Taken from February 28, 2016 The Sunday Republican
Mexico City by Associated Press
Monarch butterflies have made a big comeback in their wintering grounds in Mexico, after suffering serious declines, experts said Friday.
The area covered by the orange-and-black insects in the mountains west of Mexico City this season was more than three and a half times greater than last winter. The butterflies clump so densely in the pine and fir forests they are counted by the area they cover rather than by individual insects.
The number of monarchs making the 3,400 mile migration from the United States and Canada declined steadily in recent years before recovering in 2014. This winter was even better.
In December 2015 the butterflies covered 10 acres, compared to 2.8 acres in 2014 and a record low in 1.66 acres in 2013.
While that’s positive, the monarchs still face problems: The butterflies covered as much as 44 acres 20 years ago. “The new is good, but at the same time we shouldn’t let our guard down,” said Omar Vidal, director of the World Wildlife Fund in Mexico. “Now more than ever, Mexico, the United States, and Canada should increase their conservation efforts to protect and restore the habitat of this butterfly along its migratory route.”
The United States is working to reintroduce milkweed, a plant key to the butterflies’ migration, on about 1,160 square miles within five years, both by planting and by designating pesticide-free areas. Milkweed is the plant the butterflies feed and lay their eggs on, but it has been attacked by herbicide use and loss of open land in the United Stats.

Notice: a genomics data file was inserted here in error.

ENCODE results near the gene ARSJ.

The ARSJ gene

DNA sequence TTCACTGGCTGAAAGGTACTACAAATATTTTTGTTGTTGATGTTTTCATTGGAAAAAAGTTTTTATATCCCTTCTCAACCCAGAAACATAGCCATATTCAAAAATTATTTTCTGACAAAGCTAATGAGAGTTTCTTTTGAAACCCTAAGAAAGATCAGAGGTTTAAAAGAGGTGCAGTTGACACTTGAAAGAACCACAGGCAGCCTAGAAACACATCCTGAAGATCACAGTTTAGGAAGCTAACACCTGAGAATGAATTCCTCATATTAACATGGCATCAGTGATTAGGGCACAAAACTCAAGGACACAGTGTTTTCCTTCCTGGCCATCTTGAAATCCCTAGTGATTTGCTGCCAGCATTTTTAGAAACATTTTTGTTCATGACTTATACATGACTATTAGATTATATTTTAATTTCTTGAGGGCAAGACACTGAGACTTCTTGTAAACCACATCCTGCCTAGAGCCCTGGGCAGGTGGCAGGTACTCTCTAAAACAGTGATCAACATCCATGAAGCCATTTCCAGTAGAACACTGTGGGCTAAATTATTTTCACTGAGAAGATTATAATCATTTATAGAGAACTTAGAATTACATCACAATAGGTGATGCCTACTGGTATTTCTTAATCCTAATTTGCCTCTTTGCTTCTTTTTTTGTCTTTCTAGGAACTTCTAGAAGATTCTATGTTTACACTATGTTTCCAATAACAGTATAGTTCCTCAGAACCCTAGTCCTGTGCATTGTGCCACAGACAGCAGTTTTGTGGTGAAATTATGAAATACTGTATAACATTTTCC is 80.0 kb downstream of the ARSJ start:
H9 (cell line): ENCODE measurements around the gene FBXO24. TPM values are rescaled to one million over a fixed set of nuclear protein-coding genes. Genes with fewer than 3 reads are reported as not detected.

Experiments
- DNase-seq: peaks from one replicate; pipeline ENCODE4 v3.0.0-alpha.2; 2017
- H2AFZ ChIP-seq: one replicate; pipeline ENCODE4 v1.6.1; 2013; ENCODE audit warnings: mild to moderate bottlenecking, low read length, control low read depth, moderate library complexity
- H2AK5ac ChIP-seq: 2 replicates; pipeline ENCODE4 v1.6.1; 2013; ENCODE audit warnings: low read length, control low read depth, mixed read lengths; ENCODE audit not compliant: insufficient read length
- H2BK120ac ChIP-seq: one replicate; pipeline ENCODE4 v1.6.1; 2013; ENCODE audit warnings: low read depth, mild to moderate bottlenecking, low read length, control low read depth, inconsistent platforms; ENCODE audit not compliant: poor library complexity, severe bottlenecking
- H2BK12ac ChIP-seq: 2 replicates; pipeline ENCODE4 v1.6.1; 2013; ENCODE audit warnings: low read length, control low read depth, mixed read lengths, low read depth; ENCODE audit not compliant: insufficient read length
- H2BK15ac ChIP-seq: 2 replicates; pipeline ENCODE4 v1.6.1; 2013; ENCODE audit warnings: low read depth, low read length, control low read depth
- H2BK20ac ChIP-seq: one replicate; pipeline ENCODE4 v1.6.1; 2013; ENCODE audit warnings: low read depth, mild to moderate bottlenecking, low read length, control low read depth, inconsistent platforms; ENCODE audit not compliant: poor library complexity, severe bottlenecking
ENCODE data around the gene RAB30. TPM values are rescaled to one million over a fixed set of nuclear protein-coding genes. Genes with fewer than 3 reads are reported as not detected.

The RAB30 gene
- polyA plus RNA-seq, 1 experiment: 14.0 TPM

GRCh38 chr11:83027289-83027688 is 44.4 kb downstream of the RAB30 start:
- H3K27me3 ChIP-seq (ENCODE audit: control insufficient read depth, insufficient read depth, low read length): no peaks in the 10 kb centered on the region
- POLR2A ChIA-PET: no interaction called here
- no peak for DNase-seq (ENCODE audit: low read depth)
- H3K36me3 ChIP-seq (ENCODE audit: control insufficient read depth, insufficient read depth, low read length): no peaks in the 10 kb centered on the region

Dan Ashe, the director of the U.S. Fish and Wildlife Service, said that in the first year of that effort, the United States had managed to restore about 250,000 acres of milkweed, and raised about $20 million for the program.
“It is time for celebration because we see the beginning of success,” Ashe said. “But our task now is to continue building on that success.”
The Washington, D.C. based Center for Biological Diversity, which is pushing for endangered species status for the monarchs, noted that even with the rebound, the butterflies are still only at 68 percent of their 22-year average.
“The increase is certainly great news, but the bottom line is that monarchs much reach a much larger population size to be resilient to ever-increasing threats,” said Tierra Curry, a senior scientist at the Center.
In Mexico, meanwhile, illegal logging has remained a problem. It more than tripled in the monarch butterflies’ wintering grounds in 2014, reversing several years of steady improvements. Illegal logging had fallen to almost zero in 2012.
Authorities said the reserve’s buffer area lost more than 22 acres in 2015 due to illegal logging in one area, but said the tree cutting was detected and several arrests were made.